472 — Olybrius becomes Emperor of Rome

Olybrius is one of the least distinguished Emperors in Roman history. He reigned over the Western Roman Empire for only seven months, and for that whole time, he was little more than the puppet of the men who had put him on the throne, the general Ricimer and his nephew Gundobad.

Olybrius was of the Roman senatorial class, and by his marriage (to Placida, daughter of Emperor Valentinian III) a member of the Imperial House of Theodosius – the last of that House, in fact. He spent most of his reign distracted by religious matters while Ricimer and (after Ricimer’s death) Gundobad ruled in his name. He died of dropsy, and only three more Emperors followed him before the western empire died too.

Referenced in:

Imperial Rome — Aska

1956 – “Forbidden Planet” premieres

As adaptations of William Shakespeare’s “The Tempest” go, “Forbidden Planet” is out there. Out there in space, in fact.

Starring Anne Francis and Leslie Neilson – yes, the guy from The Naked Gun films and all the rest – it tells the story of a mad scientist, his beautiful daughter, the monster that he created and the brave man who saves the daughter from the monster and wins her heart in the process.

Both commercially and critically, it is one of the most successful science fiction films of all time, winning Oscars for its special effects. The most special of these is Robby the Robot, who would go on to appear in numerous other films.

Referenced in:
Science Fiction Double Feature – Rocky Horror Picture Show original cast

1983 – Ted Kennedy criticises the SDI

If there was one Democrat who kept the torch alight in the long, dark years between Carter and Clinton, it was Ted Kennedy. His early promise had fizzled, the deaths of his brothers and his own misadventure at Chappaquidick leaving him mired in grief and public disapproval. But by the time the Eighties rolled around, Kennedy was the elder statesman of the Democratic Party (which spent entire decade shut out of the White House).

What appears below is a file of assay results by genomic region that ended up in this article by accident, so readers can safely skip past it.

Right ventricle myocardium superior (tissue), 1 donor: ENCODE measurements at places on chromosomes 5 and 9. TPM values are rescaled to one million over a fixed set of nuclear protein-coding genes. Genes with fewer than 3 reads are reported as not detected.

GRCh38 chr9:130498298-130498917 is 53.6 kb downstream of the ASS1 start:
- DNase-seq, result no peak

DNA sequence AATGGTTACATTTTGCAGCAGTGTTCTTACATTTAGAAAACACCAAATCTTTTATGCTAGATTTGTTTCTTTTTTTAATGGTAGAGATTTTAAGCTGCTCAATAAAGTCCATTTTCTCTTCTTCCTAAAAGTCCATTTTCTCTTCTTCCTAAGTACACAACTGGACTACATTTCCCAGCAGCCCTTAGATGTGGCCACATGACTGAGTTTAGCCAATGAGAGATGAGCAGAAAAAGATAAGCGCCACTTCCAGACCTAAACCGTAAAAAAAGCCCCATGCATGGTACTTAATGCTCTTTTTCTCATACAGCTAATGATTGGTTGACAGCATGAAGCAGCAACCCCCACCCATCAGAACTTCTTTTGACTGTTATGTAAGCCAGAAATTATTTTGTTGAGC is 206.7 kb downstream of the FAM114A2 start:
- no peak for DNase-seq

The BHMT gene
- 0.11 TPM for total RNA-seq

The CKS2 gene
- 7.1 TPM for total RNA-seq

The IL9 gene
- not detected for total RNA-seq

He did a good job of being the loyal opposition: supporting where he agreed, and criticizing with polite intelligence where he did not. He was a particular opponent of the more sexist policies of the Reagan government, and also of many of its foreign policies – and their use to justify massive defence expenditures. Few things aroused Kennedy’s ire more than the Strategic Defence Initiative (or “Star Wars” as the media dubbed it), which was ludicrously expensive, impossible to create with then existing technology (and remains so today) and widely seen as likely to reignite the Cold War arms race. Thanks to Kennedy and many, many others, the SDI never became a reality.

Referenced in:
One-Way Ticket To Pluto — Dead Kennedys